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lol...this would make a pretty good headline: "Swiss Bank boosts Eurozone economy where the ECB cant"
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A 'Unity' march and rally, protected by an unparalleled level of security, will honour the 17 victims of three days of bloodshed in Paris that left France on alert for more violence. Among the expected hundreds of thousands of attendees are leaders from around the world, including the Israeli prime minister and the Palestinian president.
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Touchdown

Philae has successfully landed on the comet!

congratulations!

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Have them in circles
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Happy Birthday, Alistair W. G. Cameron

Born on June 21, 1925 in Canada, he was one of the founding fathers of the field of Nuclear Astrophysics.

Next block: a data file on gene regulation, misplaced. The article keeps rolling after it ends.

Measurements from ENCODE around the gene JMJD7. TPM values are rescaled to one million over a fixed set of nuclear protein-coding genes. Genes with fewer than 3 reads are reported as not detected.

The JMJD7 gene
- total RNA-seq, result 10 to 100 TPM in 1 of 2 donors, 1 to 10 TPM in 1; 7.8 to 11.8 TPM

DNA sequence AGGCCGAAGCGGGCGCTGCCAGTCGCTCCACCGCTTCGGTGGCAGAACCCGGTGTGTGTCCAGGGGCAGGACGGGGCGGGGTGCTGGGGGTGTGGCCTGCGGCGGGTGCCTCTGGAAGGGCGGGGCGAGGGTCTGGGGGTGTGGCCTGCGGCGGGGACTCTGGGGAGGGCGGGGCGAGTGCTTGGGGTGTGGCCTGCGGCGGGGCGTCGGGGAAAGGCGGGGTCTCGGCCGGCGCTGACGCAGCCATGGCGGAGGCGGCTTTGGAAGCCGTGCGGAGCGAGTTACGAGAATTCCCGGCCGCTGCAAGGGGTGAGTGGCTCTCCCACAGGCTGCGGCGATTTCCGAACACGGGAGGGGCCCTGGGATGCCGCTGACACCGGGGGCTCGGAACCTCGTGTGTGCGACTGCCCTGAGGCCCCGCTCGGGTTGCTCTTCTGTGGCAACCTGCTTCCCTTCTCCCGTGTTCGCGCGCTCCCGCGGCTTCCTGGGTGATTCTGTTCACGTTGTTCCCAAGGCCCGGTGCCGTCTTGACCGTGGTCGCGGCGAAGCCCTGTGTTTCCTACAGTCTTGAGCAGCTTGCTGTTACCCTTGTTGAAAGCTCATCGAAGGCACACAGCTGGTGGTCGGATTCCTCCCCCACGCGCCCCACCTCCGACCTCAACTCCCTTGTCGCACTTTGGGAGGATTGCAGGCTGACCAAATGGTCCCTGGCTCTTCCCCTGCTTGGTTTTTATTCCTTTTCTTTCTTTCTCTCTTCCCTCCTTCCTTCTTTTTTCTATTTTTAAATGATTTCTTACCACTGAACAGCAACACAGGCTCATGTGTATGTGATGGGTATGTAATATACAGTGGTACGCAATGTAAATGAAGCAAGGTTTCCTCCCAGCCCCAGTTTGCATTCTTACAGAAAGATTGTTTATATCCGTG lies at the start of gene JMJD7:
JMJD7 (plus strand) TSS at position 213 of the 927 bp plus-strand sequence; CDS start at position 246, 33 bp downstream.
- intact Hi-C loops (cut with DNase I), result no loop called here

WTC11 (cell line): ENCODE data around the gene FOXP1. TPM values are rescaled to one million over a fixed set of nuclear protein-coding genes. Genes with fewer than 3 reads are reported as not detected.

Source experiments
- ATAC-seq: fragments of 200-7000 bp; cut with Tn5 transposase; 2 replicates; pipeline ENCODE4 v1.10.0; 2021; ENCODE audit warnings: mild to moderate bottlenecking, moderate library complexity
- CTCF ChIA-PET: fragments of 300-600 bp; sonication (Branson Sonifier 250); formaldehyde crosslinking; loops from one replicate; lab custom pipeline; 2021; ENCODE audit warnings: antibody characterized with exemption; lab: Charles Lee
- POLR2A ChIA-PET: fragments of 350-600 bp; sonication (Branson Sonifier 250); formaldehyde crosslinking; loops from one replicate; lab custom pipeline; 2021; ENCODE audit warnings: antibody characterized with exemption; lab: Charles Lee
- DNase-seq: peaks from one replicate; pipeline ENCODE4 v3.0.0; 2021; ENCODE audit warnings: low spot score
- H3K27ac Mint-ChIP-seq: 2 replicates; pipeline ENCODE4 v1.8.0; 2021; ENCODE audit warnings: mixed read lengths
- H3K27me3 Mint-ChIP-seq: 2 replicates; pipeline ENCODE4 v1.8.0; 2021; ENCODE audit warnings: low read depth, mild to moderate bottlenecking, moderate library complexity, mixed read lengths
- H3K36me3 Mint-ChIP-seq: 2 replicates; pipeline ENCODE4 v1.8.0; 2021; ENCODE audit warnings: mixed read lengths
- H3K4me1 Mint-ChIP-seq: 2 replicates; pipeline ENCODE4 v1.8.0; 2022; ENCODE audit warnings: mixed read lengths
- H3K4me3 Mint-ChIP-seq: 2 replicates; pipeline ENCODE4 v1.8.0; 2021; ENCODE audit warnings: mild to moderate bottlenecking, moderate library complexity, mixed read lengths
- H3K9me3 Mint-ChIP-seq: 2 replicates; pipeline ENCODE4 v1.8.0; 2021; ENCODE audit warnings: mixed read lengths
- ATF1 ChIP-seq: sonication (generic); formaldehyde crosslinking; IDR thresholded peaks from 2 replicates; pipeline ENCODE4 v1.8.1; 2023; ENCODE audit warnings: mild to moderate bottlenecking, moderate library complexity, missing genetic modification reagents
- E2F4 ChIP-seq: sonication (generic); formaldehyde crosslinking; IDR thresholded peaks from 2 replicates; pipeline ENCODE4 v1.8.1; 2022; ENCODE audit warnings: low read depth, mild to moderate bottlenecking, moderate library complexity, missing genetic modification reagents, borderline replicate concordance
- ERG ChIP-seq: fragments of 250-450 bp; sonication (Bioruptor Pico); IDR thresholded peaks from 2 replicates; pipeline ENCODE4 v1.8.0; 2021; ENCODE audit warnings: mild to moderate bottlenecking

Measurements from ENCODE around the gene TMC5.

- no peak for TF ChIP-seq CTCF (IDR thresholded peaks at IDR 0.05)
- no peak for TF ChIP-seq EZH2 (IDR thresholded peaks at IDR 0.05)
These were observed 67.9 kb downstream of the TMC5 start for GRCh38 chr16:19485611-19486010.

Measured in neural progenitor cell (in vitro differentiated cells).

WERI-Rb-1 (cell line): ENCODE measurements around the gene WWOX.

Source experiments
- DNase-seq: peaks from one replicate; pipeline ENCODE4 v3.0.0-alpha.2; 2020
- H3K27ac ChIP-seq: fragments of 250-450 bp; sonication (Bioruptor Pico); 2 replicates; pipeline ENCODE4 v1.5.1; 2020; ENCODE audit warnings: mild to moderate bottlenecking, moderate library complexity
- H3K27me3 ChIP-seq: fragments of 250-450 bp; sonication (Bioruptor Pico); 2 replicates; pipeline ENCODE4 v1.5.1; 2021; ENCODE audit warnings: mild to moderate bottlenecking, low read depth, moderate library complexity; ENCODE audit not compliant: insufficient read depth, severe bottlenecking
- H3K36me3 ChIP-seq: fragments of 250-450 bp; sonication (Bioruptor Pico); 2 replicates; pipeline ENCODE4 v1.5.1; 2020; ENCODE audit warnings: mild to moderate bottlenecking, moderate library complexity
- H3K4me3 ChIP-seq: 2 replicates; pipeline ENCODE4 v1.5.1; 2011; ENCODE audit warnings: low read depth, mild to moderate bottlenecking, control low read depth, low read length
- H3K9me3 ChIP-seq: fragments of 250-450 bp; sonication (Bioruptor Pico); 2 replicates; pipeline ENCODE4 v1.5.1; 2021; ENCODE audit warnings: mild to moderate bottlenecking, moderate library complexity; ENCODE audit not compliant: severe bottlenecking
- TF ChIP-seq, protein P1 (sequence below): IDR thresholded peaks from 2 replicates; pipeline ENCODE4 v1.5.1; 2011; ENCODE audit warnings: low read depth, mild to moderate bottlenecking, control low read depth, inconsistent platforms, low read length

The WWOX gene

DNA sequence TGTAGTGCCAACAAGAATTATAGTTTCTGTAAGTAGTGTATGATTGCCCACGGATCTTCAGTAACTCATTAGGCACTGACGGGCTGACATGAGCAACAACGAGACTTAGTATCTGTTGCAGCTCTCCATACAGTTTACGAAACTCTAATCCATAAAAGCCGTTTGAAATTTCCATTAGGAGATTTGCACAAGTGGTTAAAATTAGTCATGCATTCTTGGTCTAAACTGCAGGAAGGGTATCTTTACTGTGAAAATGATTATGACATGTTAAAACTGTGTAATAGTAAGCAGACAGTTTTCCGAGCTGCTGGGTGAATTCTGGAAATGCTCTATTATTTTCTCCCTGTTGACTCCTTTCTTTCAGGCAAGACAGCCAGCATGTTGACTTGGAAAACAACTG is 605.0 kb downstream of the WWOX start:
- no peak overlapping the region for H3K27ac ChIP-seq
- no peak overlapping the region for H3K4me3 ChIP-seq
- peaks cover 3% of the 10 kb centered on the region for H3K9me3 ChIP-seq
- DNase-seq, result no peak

Completely independently of other researchers, he developed pioneering ideas and models for understanding the origin of the cosmic elements from which most of our current ideas concerning element formation followed. Most of these ideas were summarized in 1957 scientific article which appeared in parallel to, but completely independently from, a similar article by Burbidge, Burbidge, Fowler and Hoyle, a more widely known research group at that time.

Originally trained as a nuclear physicist, he made major contributions in a number of fields, including nuclear reactions in stars, nucleosynthesis, the abundances of the elements in the Solar System, and the origin of the Solar System and the Moon. Also particularly noteworthy is his explanation of the formation of the Moon caused by a gigantic collision between a sub-planet and the young Earth. This is the currently accepted model for the origin of the Moon.

He was a remarkable person in many respects, as can be seen from his life told in these publications:
http://news.harvard.edu/gazette/story/2009/12/alastair-graham-walter-cameron/